The long-term results? Well, many people were motivated to learn how to use thir software to filter out unwanted posts. Usenet as a whole learned about a new method of destroying conversations; the use of this tactic to disrupt newsgroups continues to this day, with attempts by parties unknown (but widely thought to be affiliated with the Church of Scientology) to drown out criticism of the church by posting reams of repetitive drek to the Scientology newsgroup. Newsgroups acted to make themselves less vulnerable to the zumabot and to other floods of off-topic messages; some of those actions also served to blunt the worst of the commercial spamming that was to begin in later years. A sardonic t-shirt commemorating the incident was created.

And what of the zumabot?

In the spring of 1994, the zuma site went off the air and was never heard from again. Rumors abounded - had Uunet finally cut the site off? had the person running it been deported? had, improbably, the point been made? - but the exact fate of the zumabot remains a mystery.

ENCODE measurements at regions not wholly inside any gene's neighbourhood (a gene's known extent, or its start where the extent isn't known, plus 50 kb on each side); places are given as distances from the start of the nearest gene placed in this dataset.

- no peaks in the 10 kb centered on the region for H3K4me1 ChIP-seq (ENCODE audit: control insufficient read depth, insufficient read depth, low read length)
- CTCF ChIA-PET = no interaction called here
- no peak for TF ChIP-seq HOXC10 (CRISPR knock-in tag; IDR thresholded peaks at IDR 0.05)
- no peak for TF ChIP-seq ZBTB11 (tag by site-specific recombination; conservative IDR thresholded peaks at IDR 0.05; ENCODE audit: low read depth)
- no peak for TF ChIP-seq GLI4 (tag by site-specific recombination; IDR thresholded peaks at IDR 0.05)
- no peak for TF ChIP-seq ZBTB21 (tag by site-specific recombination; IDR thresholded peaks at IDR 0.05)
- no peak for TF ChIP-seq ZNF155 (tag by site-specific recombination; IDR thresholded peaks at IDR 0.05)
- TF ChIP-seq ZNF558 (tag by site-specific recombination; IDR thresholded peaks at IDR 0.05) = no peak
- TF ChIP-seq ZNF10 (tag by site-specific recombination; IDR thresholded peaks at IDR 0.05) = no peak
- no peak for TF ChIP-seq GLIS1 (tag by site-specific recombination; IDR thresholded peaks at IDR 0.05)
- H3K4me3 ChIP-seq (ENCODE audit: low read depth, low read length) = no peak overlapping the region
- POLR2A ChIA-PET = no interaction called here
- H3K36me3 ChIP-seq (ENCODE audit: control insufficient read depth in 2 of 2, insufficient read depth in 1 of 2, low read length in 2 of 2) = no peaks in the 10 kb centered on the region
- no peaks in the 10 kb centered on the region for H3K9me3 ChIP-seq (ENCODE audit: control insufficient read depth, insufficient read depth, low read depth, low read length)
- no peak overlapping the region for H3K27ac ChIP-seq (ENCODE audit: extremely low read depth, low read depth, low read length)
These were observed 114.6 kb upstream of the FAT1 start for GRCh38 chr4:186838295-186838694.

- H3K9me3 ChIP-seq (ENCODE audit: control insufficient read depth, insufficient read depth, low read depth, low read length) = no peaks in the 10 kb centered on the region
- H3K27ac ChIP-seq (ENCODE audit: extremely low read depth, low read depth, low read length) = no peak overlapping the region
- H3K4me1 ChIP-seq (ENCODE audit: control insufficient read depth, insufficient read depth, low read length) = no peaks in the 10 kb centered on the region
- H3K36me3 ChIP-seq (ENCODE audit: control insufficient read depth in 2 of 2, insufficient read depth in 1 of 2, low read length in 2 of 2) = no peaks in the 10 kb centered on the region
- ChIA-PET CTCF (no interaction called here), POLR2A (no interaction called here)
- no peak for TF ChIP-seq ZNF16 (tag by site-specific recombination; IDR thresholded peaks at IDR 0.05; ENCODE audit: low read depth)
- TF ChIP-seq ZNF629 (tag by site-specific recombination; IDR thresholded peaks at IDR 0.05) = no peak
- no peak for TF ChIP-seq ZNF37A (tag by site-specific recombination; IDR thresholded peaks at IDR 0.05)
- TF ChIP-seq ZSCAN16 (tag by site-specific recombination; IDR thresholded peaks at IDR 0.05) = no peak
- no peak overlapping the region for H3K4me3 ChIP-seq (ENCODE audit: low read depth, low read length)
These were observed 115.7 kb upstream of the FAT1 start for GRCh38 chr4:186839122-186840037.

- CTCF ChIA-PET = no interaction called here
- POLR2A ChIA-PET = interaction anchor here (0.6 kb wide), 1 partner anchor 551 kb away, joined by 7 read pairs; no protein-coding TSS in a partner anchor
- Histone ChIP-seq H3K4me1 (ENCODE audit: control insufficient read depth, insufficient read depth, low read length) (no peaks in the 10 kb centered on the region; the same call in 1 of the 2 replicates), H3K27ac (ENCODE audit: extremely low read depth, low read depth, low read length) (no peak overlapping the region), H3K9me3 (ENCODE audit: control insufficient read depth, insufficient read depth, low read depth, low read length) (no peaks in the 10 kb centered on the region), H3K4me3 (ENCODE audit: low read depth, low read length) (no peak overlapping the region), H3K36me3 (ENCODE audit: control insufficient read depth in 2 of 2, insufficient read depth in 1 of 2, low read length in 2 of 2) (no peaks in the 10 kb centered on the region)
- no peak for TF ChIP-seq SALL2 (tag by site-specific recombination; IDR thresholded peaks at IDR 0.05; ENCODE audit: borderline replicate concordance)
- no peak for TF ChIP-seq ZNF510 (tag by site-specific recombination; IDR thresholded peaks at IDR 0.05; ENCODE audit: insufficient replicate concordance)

The following further intelligence appeared in April 2001 on Slashdot:

Longstanding UseNetters will remember the activities of Achmed Cosar, a member of the Turkish Secret police who posted hundreds of messages a day to the soc.culture groups of Usenet under the aliases Serdar Argic and Hasan B-) Mutlu.
The clear intention was to drown out any discussion of the 1918 massacre of Armenians by the Turks. The massacre is a touchy subject for the Turkish government and Turkey recently withdrew its ambassador to France after France recognised the massacre as genocide and made vehement complaints to the British after the Armenian masscre was amongst those recognized on 'Holocaust day'.